The two terms are often used interchangeably, but that approach overlooks important nuances. And by missing those nuances, advisors and investors could be making some costly errors by their lack of understanding.
Rob Arnott, founder and chairman of Research Affiliates, said the term “smart beta” was coined by London-based consulting firm Towers Watson in 2007, and the inspiration was fundamental weighting. That strategy works by trimming positions in companies whose price is rising but their fundamental value isn’t changing, and buying companies whose prices are falling but their fundamentals remain the same. By breaking the link with price, it forces the index to rebalance against the market’s most extreme bets, he says.
“They said, ‘that's smart. We should tell our clients to diversify their core risk … and split their money between index funds and one of these smart-beta strategies,’ Arnott said. “Well, the term became popular because pretty soon everybody was wanting to say ‘we're studying smart beta.’”
Factor investing, meanwhile, was focused on academic work by University of Chicago professors Eugene Fama and Kenneth French (now at Dartmouth), as an asset pricing model, with Mark Carhart of the University of Southern California expanding on their work with his own model. There are five main factors associated with higher returns that are widely used in factor ETF strategies: value, small-caps, momentum, low volatility and quality (which is also known as dividend payers). A sixth factor, yield, is sometimes included in the main factor definition count.
Arnott says that since fundamental weighting has a value tilt because it’s always buying out-of-favor companies, the factor community embraced the term smart beta. And this may be where some of the blending of the two terms may have occurred. But Arnott says because factor investing begins by using a market-capitalization weight and then adds a factor tilt, it isn’t smart beta.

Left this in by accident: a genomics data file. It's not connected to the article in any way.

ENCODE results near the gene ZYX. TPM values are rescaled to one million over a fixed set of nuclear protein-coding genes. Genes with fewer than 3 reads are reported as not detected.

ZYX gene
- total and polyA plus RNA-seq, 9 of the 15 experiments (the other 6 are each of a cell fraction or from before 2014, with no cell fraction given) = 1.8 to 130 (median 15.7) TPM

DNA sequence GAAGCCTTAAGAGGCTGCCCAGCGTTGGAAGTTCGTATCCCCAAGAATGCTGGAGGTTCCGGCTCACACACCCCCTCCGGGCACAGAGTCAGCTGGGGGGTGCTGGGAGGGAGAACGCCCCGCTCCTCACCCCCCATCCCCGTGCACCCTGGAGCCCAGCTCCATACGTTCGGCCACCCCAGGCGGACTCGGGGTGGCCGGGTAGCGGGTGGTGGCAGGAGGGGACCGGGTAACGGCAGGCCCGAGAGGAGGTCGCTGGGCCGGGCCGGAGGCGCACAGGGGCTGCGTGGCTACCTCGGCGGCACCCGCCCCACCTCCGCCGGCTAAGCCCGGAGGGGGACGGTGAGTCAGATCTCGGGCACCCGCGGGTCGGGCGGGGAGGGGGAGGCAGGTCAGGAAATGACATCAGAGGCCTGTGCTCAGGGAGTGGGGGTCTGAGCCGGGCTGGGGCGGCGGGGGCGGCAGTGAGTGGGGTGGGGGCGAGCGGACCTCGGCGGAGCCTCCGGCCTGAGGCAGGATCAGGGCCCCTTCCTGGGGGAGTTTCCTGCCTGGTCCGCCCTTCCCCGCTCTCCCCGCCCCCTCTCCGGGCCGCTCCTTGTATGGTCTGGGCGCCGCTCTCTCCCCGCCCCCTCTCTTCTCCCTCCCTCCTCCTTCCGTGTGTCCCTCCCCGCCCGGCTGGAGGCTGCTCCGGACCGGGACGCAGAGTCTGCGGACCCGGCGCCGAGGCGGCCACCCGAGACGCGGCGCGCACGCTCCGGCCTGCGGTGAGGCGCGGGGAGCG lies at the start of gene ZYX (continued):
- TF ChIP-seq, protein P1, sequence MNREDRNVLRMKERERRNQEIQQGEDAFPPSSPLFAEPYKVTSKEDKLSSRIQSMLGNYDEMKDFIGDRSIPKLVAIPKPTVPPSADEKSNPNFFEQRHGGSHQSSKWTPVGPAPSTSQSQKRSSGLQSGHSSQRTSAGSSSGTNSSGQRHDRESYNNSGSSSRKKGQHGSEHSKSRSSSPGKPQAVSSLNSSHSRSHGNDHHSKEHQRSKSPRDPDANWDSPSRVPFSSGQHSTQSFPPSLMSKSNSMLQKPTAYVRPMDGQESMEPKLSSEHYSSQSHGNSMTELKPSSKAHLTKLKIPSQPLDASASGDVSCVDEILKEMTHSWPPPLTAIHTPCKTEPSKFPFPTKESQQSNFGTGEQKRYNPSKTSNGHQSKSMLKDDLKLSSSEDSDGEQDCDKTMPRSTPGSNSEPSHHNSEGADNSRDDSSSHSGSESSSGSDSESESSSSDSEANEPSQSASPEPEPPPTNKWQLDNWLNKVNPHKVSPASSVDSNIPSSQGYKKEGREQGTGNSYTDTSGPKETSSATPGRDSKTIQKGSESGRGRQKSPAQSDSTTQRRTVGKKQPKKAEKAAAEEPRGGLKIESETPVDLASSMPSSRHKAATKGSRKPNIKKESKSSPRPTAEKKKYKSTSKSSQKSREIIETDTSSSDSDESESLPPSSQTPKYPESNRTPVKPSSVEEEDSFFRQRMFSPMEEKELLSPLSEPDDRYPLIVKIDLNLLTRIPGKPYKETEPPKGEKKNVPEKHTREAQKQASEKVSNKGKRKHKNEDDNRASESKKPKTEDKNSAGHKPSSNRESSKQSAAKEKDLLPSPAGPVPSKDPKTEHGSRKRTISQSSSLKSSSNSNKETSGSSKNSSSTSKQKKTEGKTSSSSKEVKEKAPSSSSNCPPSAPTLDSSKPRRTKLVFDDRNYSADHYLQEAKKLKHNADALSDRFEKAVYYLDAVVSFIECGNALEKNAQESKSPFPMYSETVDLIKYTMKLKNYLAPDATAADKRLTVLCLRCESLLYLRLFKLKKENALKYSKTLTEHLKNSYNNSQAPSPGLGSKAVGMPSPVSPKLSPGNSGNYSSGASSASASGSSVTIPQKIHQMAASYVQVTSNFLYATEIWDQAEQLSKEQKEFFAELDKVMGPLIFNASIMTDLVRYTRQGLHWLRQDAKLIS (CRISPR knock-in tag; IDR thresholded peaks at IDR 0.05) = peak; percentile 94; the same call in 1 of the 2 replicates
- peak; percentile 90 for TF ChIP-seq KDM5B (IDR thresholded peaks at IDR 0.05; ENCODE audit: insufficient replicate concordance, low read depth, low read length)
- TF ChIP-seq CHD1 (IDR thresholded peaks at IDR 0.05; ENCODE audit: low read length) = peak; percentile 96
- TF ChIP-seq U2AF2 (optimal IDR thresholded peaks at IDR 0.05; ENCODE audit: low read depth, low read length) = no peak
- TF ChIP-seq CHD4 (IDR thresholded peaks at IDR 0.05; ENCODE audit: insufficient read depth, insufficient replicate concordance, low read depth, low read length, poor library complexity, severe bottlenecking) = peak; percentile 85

“There's nothing about factor tilts that make them smart beta under the original definition, but I've lost that fight,” he said. “The marketplace now says factor strategies or smart beta. I disagree, but I don't define the semantics of our industry.”
Sal Bruno, chief investment officer of IndexIQ, agrees that, as smart beta has evolved, the term itself has been stretched. “I think they get conflated because it's sort of everything that's not market-capitalization weighted kind of gets thrown into this smart-beta definition,” he said, noting some other terms like “alternative weighting” or “alternative beta.”
Factor investing itself has become stretched beyond the Fama-French research, and Bruno says that’s a problem. The original factors have the name of the factor embedded in research, such as “high minus low,” showing that it was long one characteristic and short another to become neutral to the market, he notes.
“The pure factor is important from a research and academic perspective, because if you don’t do that, you end up including too much of the market effect, which is its own factor,” Bruno added.
Mike Venuto, chief investment officer of Toroso Investments, says defining what a factor is and what it isn’t may have also led to confusion. There are the original Fama-French factors, but some people are using nonacademic definitions—such as environmental, social and governance tilts or share buybacks—and calling them factors. Some of those may not have as rigorous research, but he says they still may might be considered factors.